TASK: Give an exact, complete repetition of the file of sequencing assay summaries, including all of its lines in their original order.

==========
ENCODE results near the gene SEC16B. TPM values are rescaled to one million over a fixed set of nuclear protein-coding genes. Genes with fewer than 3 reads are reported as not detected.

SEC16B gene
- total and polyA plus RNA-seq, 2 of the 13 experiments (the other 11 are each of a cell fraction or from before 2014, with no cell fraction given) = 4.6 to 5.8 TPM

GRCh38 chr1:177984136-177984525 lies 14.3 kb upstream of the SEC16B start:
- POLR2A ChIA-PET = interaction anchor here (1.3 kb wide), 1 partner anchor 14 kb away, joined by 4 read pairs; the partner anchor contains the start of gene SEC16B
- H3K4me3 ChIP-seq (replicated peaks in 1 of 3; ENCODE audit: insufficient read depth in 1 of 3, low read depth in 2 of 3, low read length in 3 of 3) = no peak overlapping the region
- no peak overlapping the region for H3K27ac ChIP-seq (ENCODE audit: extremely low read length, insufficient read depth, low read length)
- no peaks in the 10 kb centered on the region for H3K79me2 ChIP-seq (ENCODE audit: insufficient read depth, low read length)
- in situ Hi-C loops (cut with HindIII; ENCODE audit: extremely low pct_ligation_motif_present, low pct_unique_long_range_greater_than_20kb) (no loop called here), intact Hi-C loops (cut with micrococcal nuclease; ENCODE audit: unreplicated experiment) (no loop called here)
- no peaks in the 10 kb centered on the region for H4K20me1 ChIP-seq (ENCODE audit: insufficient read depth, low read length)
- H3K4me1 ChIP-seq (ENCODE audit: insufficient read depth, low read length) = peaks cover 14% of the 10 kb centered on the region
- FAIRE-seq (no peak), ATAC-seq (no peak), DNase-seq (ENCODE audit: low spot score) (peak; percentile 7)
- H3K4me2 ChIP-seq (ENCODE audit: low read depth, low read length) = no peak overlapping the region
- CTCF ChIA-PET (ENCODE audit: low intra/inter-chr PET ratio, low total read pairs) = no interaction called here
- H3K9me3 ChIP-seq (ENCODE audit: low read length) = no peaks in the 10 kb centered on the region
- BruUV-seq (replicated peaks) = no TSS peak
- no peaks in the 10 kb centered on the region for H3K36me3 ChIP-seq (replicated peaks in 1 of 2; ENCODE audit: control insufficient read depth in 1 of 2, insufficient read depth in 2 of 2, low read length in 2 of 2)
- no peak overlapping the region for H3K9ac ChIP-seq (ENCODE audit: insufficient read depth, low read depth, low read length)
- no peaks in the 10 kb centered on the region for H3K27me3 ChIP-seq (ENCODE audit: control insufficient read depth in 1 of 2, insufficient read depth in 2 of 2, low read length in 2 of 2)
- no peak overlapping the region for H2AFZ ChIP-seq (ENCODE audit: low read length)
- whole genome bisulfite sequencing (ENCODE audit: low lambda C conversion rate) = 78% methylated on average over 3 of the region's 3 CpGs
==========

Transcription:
ENCODE results near the gene SEC16B. TPM values are rescaled to one million over a fixed set of nuclear protein-coding genes. Genes with fewer than 3 reads are reported as not detected.

SEC16B gene
- total and polyA plus RNA-seq, 2 of the 13 experiments (the other 11 are each of a cell fraction or from before 2014, with no cell fraction given) = 4.6 to 5.8 TPM

GRCh38 chr1:177984136-177984525 lies 14.3 kb upstream of the SEC16B start:
- POLR2A ChIA-PET = interaction anchor here (1.3 kb wide), 1 partner anchor 14 kb away, joined by 4 read pairs; the partner anchor contains the start of gene SEC16B
- H3K4me3 ChIP-seq (replicated peaks in 1 of 3; ENCODE audit: insufficient read depth in 1 of 3, low read depth in 2 of 3, low read length in 3 of 3) = no peak overlapping the region
- no peak overlapping the region for H3K27ac ChIP-seq (ENCODE audit: extremely low read length, insufficient read depth, low read length)
- no peaks in the 10 kb centered on the region for H3K79me2 ChIP-seq (ENCODE audit: insufficient read depth, low read length)
- in situ Hi-C loops (cut with HindIII; ENCODE audit: extremely low pct_ligation_motif_present, low pct_unique_long_range_greater_than_20kb) (no loop called here), intact Hi-C loops (cut with micrococcal nuclease; ENCODE audit: unreplicated experiment) (no loop called here)
- no peaks in the 10 kb centered on the region for H4K20me1 ChIP-seq (ENCODE audit: insufficient read depth, low read length)
- H3K4me1 ChIP-seq (ENCODE audit: insufficient read depth, low read length) = peaks cover 14% of the 10 kb centered on the region
- FAIRE-seq (no peak), ATAC-seq (no peak), DNase-seq (ENCODE audit: low spot score) (peak; percentile 7)
- H3K4me2 ChIP-seq (ENCODE audit: low read depth, low read length) = no peak overlapping the region
- CTCF ChIA-PET (ENCODE audit: low intra/inter-chr PET ratio, low total read pairs) = no interaction called here
- H3K9me3 ChIP-seq (ENCODE audit: low read length) = no peaks in the 10 kb centered on the region
- BruUV-seq (replicated peaks) = no TSS peak
- no peaks in the 10 kb centered on the region for H3K36me3 ChIP-seq (replicated peaks in 1 of 2; ENCODE audit: control insufficient read depth in 1 of 2, insufficient read depth in 2 of 2, low read length in 2 of 2)
- no peak overlapping the region for H3K9ac ChIP-seq (ENCODE audit: insufficient read depth, low read depth, low read length)
- no peaks in the 10 kb centered on the region for H3K27me3 ChIP-seq (ENCODE audit: control insufficient read depth in 1 of 2, insufficient read depth in 2 of 2, low read length in 2 of 2)
- no peak overlapping the region for H2AFZ ChIP-seq (ENCODE audit: low read length)
- whole genome bisulfite sequencing (ENCODE audit: low lambda C conversion rate) = 78% methylated on average over 3 of the region's 3 CpGs